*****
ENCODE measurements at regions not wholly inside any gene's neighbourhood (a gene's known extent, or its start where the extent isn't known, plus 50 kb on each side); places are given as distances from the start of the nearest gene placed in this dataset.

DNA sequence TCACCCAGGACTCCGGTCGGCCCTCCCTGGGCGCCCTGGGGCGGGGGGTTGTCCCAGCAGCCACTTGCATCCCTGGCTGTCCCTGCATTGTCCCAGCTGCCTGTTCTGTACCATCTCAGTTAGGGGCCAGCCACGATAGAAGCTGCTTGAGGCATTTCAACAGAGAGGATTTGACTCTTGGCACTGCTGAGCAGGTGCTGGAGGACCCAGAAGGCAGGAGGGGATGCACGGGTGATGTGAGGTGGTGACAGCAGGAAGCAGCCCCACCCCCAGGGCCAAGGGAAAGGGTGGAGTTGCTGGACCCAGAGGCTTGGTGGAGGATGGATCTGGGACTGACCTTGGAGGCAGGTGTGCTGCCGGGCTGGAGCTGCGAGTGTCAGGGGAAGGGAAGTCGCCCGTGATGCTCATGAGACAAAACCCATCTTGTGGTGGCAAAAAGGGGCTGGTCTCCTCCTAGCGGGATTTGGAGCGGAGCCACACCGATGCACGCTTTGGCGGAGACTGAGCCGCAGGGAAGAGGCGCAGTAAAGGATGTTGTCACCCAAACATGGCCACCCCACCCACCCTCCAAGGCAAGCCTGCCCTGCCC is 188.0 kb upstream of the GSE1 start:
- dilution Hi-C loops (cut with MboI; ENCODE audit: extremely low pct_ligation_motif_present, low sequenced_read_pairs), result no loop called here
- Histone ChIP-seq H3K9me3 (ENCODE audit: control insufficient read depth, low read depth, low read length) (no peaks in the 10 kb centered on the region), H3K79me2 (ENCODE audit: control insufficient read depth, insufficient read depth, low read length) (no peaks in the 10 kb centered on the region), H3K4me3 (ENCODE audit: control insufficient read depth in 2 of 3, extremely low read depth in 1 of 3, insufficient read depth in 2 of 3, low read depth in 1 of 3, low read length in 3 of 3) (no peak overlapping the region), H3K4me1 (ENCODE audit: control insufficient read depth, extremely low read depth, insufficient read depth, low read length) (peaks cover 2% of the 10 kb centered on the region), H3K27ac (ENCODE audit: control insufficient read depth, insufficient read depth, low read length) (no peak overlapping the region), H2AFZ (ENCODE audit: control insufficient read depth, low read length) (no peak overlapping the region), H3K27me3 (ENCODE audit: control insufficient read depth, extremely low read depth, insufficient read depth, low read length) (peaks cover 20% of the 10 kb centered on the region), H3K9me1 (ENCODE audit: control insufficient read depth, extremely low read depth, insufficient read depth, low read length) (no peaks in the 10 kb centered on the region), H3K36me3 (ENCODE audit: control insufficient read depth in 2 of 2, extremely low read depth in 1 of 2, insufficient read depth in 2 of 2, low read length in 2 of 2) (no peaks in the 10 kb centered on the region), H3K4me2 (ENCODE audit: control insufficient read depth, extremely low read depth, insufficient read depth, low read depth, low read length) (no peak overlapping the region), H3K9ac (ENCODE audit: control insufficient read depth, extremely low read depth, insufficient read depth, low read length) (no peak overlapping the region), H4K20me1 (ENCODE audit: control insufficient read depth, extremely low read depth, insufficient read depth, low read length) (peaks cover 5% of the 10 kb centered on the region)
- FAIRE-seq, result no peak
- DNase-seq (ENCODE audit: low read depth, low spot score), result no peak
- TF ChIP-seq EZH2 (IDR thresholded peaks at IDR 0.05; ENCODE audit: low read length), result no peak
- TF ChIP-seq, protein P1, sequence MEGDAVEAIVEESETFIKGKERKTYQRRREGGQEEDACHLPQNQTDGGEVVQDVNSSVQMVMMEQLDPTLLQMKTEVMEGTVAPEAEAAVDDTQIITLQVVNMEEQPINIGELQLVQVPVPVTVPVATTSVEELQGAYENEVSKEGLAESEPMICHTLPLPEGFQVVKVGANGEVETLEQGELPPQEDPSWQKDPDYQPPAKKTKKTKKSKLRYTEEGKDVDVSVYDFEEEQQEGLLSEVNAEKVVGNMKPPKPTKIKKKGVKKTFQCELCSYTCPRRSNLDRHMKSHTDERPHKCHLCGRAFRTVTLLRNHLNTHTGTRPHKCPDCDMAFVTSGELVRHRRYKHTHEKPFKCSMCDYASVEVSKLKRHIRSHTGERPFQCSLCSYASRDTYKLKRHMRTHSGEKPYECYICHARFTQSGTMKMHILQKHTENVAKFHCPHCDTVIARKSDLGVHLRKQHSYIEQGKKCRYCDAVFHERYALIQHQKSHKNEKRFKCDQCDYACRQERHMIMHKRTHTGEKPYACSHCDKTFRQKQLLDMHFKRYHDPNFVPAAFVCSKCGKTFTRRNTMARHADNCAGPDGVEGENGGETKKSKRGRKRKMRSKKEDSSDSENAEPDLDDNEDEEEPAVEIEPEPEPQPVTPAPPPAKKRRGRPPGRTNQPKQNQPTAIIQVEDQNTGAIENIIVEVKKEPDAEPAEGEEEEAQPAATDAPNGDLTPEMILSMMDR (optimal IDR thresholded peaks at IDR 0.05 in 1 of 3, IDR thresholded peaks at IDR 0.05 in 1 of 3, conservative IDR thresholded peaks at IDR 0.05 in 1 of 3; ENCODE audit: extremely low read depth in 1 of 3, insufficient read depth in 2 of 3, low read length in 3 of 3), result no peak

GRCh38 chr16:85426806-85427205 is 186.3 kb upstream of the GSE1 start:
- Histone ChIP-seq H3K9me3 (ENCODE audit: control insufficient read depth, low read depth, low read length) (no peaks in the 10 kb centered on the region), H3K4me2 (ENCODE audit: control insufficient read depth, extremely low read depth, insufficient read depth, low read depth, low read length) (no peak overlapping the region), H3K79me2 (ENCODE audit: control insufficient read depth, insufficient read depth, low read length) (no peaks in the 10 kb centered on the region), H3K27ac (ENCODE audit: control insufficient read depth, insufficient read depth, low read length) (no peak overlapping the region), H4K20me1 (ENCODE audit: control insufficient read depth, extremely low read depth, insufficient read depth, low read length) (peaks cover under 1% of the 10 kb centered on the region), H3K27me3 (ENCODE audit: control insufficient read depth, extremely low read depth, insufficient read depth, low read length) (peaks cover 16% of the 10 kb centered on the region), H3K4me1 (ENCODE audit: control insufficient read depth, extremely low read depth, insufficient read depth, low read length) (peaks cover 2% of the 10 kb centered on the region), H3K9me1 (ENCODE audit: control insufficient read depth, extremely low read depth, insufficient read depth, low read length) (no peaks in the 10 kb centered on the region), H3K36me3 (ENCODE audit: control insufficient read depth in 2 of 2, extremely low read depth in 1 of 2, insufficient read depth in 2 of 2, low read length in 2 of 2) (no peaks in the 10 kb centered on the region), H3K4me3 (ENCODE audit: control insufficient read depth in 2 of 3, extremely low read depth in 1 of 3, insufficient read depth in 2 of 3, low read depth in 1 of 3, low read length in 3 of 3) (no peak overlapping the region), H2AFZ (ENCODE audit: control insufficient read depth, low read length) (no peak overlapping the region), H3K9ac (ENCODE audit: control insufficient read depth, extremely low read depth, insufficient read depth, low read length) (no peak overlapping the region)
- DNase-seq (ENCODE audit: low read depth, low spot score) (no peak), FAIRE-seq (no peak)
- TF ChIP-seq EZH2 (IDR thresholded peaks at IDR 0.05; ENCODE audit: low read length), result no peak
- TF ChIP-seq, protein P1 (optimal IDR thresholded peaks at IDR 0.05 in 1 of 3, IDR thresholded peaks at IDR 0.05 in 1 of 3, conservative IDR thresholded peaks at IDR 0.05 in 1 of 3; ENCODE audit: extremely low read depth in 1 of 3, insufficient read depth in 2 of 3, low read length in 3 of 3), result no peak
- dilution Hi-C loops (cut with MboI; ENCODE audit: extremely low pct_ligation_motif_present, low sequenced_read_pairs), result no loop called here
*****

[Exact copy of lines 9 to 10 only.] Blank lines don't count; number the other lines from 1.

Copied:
GRCh38 chr16:85426806-85427205 is 186.3 kb upstream of the GSE1 start:
- Histone ChIP-seq H3K9me3 (ENCODE audit: control insufficient read depth, low read depth, low read length) (no peaks in the 10 kb centered on the region), H3K4me2 (ENCODE audit: control insufficient read depth, extremely low read depth, insufficient read depth, low read depth, low read length) (no peak overlapping the region), H3K79me2 (ENCODE audit: control insufficient read depth, insufficient read depth, low read length) (no peaks in the 10 kb centered on the region), H3K27ac (ENCODE audit: control insufficient read depth, insufficient read depth, low read length) (no peak overlapping the region), H4K20me1 (ENCODE audit: control insufficient read depth, extremely low read depth, insufficient read depth, low read length) (peaks cover under 1% of the 10 kb centered on the region), H3K27me3 (ENCODE audit: control insufficient read depth, extremely low read depth, insufficient read depth, low read length) (peaks cover 16% of the 10 kb centered on the region), H3K4me1 (ENCODE audit: control insufficient read depth, extremely low read depth, insufficient read depth, low read length) (peaks cover 2% of the 10 kb centered on the region), H3K9me1 (ENCODE audit: control insufficient read depth, extremely low read depth, insufficient read depth, low read length) (no peaks in the 10 kb centered on the region), H3K36me3 (ENCODE audit: control insufficient read depth in 2 of 2, extremely low read depth in 1 of 2, insufficient read depth in 2 of 2, low read length in 2 of 2) (no peaks in the 10 kb centered on the region), H3K4me3 (ENCODE audit: control insufficient read depth in 2 of 3, extremely low read depth in 1 of 3, insufficient read depth in 2 of 3, low read depth in 1 of 3, low read length in 3 of 3) (no peak overlapping the region), H2AFZ (ENCODE audit: control insufficient read depth, low read length) (no peak overlapping the region), H3K9ac (ENCODE audit: control insufficient read depth, extremely low read depth, insufficient read depth, low read length) (no peak overlapping the region)